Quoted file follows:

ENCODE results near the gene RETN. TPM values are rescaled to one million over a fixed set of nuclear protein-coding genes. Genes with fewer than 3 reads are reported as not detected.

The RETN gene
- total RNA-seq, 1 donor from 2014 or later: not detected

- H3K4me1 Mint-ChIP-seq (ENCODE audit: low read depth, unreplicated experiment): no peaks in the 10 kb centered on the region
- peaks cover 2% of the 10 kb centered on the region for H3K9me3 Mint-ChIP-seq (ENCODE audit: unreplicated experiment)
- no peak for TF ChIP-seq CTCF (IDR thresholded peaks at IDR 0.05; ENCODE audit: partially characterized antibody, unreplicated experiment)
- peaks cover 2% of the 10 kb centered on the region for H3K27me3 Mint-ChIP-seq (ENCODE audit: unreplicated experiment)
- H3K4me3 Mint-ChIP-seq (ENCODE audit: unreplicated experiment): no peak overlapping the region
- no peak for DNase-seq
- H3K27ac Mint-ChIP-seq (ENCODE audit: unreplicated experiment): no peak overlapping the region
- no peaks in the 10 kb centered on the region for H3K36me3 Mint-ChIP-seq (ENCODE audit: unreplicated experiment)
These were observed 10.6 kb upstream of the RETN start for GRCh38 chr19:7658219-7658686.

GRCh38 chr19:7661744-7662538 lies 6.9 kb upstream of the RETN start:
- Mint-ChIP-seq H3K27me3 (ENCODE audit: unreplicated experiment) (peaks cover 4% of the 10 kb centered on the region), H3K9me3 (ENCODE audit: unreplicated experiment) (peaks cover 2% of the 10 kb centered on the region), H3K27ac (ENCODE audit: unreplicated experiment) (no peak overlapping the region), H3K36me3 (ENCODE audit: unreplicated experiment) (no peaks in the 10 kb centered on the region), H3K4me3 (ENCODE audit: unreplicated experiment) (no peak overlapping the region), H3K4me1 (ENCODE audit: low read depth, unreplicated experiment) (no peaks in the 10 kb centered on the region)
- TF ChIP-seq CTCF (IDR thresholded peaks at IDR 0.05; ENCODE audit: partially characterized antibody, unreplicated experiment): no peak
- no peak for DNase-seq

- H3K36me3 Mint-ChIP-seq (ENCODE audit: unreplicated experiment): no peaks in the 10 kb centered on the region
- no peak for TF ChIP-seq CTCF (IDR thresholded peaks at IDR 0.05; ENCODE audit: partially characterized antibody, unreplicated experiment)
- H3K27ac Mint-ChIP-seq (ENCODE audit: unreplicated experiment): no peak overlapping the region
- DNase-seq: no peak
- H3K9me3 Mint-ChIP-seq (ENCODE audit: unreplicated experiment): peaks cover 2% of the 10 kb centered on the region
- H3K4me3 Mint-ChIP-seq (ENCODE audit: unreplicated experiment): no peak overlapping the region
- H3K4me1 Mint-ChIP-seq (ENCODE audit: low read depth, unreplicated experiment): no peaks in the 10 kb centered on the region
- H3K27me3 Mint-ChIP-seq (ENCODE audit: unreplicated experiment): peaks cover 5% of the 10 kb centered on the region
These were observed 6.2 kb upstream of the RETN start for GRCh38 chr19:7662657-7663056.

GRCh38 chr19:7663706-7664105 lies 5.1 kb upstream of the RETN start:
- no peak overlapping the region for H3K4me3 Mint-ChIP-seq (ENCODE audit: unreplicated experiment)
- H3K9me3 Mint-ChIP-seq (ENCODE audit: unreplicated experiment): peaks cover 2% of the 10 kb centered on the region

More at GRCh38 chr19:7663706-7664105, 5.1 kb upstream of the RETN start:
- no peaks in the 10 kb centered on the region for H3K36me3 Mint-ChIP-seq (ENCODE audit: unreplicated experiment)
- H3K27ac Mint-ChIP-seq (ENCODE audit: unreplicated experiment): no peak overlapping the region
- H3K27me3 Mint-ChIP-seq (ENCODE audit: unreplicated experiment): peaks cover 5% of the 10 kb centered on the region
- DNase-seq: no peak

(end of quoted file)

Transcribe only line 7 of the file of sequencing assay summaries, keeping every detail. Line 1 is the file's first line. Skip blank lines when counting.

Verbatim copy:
- peaks cover 2% of the 10 kb centered on the region for H3K27me3 Mint-ChIP-seq (ENCODE audit: unreplicated experiment)